“What?” It’s just like her. She used to have this long-running insult with me, about being hit in the head too much on the field and losing all my brain matter because of it. Genevieve, on the other hand, was straight A’s, National Honor Society, Valedictorian and all that shit. “What are you doing here, Genevieve?”

  She sucks her lips in. “I work here,” she says, walking around me and throwing a bank bag on the bar.

  “Here’s the change you wanted, Billy,” she says to him, then turns to me, her eyes burning fire. “And don’t call me Genevieve. No one calls me that. It’s Geni.”

  No one had called her that, except me. A thousand years ago, she used to let me, and she’d loved it. She’d told me that. But I guess some things in this shit town have changed, after all.

  Billy takes off his apron and heads to the other side of the bar, making himself scarce. “Don’t break anything, okay, guys?” he mumbles under his breath, a warning look in his eye. He’s seen enough of our relationship to know when the winds are blowing toward an all-out storm. Cutlery, beer bottles, dishes—it’s all fair game if it’s near her. No one, I mean no one, fights like this girl in front of me. She’s just as deadly with words as with her fists. My jaw aches in memory of the last right hook she threw at me.

  “I thought you were . . .” I start, not sure what I thought. I just never pegged her to stay here. She hated Bradys Bend, couldn’t wait to get out. And she had the acceptance letters to do it. “I didn’t think you’d be here, is all.”

  “Well, I’m here,” she snarls at me. “And that means you shouldn’t be.”

  “Does it?” I ask dumbly. It sure as hell sounds like she hates me. And sure, we fou
ght like cats and dogs before, but time heals all wounds, right? I let out a laugh. “What are you saying? This town ain’t big enough for the two of us?”

  She puts her hands on her hips and stomps her foot, glaring at me like a bull fixing to charge. “Exactly. Go away, Silas.”

  I hold up my hands. “All right. I was just leaving,” I say, then grin at her, because I suddenly remember how to get her goat. She’d always hated it when she was trying to pick a fight, and I played dumb. “So does that mean no sugar?”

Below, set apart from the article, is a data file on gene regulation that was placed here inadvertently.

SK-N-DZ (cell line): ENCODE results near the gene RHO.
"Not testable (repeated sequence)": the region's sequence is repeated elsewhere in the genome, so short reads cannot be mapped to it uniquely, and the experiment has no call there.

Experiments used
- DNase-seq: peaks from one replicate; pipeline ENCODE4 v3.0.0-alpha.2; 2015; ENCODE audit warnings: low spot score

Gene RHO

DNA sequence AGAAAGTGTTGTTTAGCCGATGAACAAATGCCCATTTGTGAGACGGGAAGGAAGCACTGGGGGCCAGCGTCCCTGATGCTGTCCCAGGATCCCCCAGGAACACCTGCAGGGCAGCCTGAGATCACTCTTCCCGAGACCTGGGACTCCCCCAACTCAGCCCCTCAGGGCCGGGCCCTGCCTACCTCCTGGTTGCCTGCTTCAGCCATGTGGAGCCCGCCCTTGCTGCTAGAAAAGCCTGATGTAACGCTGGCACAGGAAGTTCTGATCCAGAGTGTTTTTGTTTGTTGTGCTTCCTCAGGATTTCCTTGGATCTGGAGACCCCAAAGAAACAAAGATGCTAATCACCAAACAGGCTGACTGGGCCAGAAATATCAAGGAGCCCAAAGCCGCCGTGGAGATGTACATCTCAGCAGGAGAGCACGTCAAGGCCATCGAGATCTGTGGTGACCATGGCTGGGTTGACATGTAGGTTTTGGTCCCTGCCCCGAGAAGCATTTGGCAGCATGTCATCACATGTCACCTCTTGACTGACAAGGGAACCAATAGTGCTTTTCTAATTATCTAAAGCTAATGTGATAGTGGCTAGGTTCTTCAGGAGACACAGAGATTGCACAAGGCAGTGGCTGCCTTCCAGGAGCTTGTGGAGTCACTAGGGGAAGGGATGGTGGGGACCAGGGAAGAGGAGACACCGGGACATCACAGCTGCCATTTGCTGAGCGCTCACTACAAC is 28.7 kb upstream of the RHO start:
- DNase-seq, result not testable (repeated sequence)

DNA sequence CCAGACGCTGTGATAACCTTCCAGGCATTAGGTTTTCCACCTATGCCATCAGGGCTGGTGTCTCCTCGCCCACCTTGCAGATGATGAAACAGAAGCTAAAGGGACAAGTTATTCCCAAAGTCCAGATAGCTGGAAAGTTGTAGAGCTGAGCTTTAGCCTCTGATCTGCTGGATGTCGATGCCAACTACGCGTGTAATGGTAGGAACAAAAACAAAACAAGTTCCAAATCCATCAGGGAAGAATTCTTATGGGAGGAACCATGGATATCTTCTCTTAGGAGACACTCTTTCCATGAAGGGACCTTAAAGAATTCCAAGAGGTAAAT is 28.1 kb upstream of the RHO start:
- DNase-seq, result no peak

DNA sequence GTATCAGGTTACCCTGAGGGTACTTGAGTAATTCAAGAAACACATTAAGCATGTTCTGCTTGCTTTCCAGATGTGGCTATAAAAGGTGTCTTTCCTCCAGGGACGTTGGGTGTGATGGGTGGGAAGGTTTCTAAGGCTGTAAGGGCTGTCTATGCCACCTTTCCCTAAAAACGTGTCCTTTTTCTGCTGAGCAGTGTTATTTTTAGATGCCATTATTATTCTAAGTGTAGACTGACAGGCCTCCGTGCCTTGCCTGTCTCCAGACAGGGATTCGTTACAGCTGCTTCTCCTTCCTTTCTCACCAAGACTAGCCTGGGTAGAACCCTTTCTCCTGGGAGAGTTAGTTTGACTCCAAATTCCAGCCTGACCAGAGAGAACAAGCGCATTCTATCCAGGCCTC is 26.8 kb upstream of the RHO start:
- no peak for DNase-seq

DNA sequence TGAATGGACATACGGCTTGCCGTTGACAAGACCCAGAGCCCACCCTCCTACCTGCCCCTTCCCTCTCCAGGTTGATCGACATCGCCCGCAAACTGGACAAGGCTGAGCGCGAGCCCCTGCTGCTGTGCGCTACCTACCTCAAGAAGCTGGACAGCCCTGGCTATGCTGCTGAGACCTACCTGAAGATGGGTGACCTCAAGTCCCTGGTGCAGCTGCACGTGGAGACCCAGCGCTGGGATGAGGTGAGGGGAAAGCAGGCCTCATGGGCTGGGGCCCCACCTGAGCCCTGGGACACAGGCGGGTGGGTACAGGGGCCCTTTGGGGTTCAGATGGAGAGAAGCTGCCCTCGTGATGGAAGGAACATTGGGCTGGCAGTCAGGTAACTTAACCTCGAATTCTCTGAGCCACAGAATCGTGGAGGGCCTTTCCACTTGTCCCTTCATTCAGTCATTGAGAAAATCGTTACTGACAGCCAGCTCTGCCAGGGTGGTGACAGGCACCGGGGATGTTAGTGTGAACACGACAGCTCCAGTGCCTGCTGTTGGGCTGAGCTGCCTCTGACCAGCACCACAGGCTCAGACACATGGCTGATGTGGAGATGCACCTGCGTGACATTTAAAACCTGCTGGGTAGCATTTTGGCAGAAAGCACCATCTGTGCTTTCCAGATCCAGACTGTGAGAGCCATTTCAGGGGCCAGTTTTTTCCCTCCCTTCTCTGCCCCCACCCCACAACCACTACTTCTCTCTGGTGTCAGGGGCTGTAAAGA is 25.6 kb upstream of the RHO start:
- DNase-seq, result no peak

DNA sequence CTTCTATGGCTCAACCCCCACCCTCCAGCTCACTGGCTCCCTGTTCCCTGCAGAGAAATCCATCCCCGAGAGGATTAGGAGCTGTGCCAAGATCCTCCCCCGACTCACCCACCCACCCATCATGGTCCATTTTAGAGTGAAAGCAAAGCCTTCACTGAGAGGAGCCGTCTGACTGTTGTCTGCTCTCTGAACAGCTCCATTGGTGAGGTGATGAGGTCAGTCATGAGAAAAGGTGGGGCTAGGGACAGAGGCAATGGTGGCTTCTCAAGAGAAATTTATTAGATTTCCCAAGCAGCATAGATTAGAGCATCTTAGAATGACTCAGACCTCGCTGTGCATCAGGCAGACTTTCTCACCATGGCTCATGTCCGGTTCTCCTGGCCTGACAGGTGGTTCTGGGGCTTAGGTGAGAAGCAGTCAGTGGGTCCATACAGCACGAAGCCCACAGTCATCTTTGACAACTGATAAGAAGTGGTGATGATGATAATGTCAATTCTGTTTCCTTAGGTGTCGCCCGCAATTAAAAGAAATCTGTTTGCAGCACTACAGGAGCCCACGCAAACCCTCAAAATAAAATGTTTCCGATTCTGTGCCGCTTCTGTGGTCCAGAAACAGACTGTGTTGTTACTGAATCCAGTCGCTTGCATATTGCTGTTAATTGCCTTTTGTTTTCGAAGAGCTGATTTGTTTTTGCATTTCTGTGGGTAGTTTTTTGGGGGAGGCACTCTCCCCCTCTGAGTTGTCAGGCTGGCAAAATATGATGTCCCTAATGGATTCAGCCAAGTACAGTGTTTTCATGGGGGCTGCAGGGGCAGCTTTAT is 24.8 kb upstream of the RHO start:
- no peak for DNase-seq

I point at the side of my chin, begging for a kiss.

  Her eyes narrow. “I heard you got enough sugar in the parking lot,” she says.

  Damn, how does news travel so fast? Oh, right. This is Bradys Bend. We might not have the latest technology, but that doesn’t stop news from zooming from one person to another at the speed of light. I look at Genevieve, fucking gorgeous Genevieve, with her wavy cinnamon hair and her big blue eyes. Her normally snow-pale cheeks are red from seething at me. I always thought that if I ever met up with her again, things would go differently. I thought that now that I was a kind of big thing in the world of sports, she’d smile at me, at the very least.

  This was not what I planned. But then again, nothing with Genevieve ever went to plan. She could drive me batshit, using all of those massive ten-cent words, baffling the shit out of me. I’d have no idea what she was saying, but she’d look so sexy doing it. That familiar old feeling starts to bubble up inside me, the one I only used to get around her. Anger . . . and insane desire.

  Yeah, I need to go. I know the crazed look in her eyes. Hell hath no fury like Genevieve Wilson.

  I pull my hood up over my ears and nod at Billy then limp toward the door. “See you around, Genevieve,” I say, dripping the word slowly from my tongue, like honey. “It’s been a real trip.”

  More like a fucking crash and burn. Welcome home, Silas. Don’t let the door hit you in the ass.